May 28, 2020

UCalgary researchers want to know how COVID-19 is affecting our health-care workers

Study underway in Cumming School of Medicine to better understand impact of pandemic

After learning of potential high-risk exposure to COVID-19, Dr. Jason Weatherald, MD, knew that going home wasn’t an option. His wife is pregnant, and the couple has a two-year-old child. So Weatherald quickly arranged to quarantine in a friend’s basement for a few weeks.

“When something like that happens, the seriousness of the situation hits home for health-care workers and their families very quickly,” says Weatherald, a lung specialist, assistant professor in the Department of Medicine and member of the Libin Cardiovascular Institute at the Cumming School of Medicine (CSM).

Over the next weeks, Weatherald experienced no symptoms and was eventually able to return to work and to his family at home. His story is one example of many experiences health-care workers around the world have gone through during the COVID-19 pandemic.

Jason Weatherald

Jason Weatherald

Study investigates impacts to health-care workers

Dr. Sofia Ahmed, MD, is leading a study to learn how COVID-19 is impacting health-care workers. In May, Ahmed (pictured at top) released the survey seeking information from health-care professionals on their individual experiences with the pandemic. It included questions about area of health care, type of practice (rural or urban), sex and gender, the impact the pandemic has had on clinical and research work, and their well-being as well as other areas. 

“In many countries, health-care workers are being impacted by the pandemic in terms of their work and personal responsibilities, which may differ depending on a person’s identity, roles and relationships,” Ahmed says. “We wish to explore this impact and hopefully identify areas where we can learn from this experience and better inform pandemic health care workforce planning in the future.”

The voluntary survey is anonymous and takes five to 10 minutes to complete online. Participants have the option to choose to undergo an additional telephone interview.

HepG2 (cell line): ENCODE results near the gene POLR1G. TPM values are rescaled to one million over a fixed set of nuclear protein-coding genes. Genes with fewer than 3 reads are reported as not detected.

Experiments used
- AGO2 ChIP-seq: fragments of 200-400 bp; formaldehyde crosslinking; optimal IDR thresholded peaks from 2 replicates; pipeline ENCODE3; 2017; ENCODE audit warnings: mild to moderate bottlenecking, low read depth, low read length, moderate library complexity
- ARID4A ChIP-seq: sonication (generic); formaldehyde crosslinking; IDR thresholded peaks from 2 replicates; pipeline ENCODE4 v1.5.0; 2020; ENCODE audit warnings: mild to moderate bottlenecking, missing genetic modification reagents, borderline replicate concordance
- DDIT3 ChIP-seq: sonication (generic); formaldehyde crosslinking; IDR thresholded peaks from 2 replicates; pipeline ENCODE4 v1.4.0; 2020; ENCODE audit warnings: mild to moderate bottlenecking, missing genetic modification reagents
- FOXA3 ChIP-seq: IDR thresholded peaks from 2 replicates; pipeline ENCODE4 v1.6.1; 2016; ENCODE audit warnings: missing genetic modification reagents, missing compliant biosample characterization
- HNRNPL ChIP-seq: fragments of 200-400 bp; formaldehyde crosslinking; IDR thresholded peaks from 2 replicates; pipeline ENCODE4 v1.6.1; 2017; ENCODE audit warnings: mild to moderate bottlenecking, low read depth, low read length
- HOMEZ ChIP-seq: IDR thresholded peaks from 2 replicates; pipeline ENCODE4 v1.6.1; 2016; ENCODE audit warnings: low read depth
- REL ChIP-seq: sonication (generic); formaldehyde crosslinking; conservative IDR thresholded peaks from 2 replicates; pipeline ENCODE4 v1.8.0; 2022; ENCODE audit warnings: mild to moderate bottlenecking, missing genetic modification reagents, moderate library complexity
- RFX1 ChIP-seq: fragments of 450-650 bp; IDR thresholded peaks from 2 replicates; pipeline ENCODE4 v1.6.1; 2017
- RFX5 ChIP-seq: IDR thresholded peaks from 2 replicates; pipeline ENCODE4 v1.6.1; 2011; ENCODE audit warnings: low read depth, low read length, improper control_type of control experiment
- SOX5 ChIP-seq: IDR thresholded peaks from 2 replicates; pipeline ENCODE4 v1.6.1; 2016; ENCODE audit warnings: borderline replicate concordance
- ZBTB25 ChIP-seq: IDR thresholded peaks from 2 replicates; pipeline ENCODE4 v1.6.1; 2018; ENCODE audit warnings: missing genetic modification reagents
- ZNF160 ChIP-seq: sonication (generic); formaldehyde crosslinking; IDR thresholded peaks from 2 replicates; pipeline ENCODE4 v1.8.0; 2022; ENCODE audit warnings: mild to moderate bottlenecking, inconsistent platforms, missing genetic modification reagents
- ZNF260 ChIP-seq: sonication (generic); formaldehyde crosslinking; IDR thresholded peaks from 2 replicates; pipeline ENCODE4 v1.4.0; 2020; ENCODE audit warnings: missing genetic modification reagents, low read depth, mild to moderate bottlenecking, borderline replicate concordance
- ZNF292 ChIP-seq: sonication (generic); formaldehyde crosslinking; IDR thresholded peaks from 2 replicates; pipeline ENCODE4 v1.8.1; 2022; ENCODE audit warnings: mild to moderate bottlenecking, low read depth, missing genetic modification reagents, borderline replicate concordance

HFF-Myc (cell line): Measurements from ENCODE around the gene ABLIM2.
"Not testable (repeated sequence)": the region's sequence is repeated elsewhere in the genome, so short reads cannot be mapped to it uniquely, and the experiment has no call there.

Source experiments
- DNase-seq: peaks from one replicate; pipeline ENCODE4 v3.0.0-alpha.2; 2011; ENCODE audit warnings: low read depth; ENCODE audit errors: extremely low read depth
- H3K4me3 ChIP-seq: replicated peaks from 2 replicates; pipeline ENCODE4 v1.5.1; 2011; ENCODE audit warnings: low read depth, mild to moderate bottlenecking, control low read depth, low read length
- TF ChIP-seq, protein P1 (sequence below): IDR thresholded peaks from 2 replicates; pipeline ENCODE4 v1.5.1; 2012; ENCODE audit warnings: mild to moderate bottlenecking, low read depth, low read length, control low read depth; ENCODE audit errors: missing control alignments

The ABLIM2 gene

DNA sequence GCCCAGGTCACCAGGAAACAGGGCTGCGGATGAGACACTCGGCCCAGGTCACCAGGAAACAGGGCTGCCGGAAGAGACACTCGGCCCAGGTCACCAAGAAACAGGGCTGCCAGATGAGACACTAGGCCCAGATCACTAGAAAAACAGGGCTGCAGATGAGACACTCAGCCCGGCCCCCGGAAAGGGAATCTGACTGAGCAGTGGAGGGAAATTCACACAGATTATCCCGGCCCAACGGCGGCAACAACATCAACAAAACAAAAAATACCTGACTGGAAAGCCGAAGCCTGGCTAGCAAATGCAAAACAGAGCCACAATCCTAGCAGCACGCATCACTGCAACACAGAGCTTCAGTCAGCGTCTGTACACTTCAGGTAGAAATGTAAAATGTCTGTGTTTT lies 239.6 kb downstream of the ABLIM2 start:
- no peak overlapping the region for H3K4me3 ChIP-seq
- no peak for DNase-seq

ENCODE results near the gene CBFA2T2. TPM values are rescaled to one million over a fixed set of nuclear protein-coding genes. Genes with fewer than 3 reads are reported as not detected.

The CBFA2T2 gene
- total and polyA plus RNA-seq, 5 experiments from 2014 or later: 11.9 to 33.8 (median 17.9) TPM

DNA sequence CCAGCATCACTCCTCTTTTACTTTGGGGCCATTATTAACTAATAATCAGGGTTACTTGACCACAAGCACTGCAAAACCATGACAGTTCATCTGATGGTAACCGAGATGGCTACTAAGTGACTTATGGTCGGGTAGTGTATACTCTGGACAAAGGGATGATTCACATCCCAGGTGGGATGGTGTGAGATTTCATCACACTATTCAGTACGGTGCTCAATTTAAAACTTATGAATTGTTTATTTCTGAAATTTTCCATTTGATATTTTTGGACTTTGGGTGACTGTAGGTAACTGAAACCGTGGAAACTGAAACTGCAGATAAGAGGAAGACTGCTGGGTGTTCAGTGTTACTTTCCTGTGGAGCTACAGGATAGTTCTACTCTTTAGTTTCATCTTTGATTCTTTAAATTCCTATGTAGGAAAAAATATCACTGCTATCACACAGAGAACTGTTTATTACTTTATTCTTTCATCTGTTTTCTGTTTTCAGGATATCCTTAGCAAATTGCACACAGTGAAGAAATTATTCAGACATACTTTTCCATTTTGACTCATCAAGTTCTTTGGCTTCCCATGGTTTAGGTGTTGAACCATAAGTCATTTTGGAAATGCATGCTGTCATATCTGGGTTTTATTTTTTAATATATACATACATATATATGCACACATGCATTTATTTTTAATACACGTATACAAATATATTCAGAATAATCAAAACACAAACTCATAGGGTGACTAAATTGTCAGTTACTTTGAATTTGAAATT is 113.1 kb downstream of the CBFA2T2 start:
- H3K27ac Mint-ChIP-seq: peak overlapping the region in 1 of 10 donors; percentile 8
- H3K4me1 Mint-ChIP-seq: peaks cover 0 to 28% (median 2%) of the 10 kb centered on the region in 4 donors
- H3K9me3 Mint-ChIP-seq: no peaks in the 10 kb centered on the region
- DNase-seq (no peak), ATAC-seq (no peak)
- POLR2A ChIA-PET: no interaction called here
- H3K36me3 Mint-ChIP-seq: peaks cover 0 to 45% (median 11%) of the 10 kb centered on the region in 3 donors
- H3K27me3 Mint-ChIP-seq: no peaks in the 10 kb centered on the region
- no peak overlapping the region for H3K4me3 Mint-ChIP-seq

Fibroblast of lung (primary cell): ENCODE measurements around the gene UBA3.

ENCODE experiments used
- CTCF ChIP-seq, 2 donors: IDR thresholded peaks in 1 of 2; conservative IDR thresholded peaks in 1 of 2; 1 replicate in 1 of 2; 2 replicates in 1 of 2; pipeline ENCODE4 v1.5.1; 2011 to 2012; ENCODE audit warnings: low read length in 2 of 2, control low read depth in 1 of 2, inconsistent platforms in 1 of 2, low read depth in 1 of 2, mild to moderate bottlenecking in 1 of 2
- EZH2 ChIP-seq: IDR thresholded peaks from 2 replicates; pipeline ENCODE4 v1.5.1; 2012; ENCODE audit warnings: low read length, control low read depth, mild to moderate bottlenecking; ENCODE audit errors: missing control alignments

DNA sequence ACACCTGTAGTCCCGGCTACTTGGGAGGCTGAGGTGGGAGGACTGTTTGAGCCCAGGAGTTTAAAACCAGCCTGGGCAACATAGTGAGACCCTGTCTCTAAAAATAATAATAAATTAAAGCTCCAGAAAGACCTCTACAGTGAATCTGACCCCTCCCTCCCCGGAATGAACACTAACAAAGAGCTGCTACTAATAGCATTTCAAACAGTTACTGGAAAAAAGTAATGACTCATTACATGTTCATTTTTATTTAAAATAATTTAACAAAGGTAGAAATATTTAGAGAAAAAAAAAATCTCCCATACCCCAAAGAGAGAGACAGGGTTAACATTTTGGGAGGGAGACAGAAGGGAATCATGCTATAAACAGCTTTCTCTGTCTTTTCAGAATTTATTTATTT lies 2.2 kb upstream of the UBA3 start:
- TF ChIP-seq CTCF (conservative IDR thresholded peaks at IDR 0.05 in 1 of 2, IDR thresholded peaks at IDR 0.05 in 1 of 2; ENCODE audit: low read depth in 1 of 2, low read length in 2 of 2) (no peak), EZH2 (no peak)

“It’s been an opportunity to reflect on the pandemic and how it’s affecting us personally and professionally,” says Weatherald, a study participant who along with treating patients has been conducting research designed to improve breathing for COVID-19 patients.

“It’s important as we go through this to try to better understand both the short- and long-term consequences COVID-19 has for health-care delivery. That can mean anything from how health-care workers deal with the anxiety associated with this work to how technology is transforming health-care delivery, such as seeing more patients virtually instead of in person in the years to come.”

Ahmed is still recruiting participants for the study. Learn more about the study and, if you are a health-care worker, how to participate. 

Sofia Ahmed is a professor in the Department of Medicine at the CSM. She is the lead of the Libin Cardiovascular Institute CV & Me Women’s Cardiovascular Health Initiative and the sex and gender lead for Can-SOLVE CKD, a national research network into chronic kidney disease. She is also a member of the O'Brien Institute for Public Health.

 

UCalgary resources on COVID-19

For the most up-to-date information about the University of Calgary's response to the spread of COVID-19, visit the UCalgary COVID-19 Response website.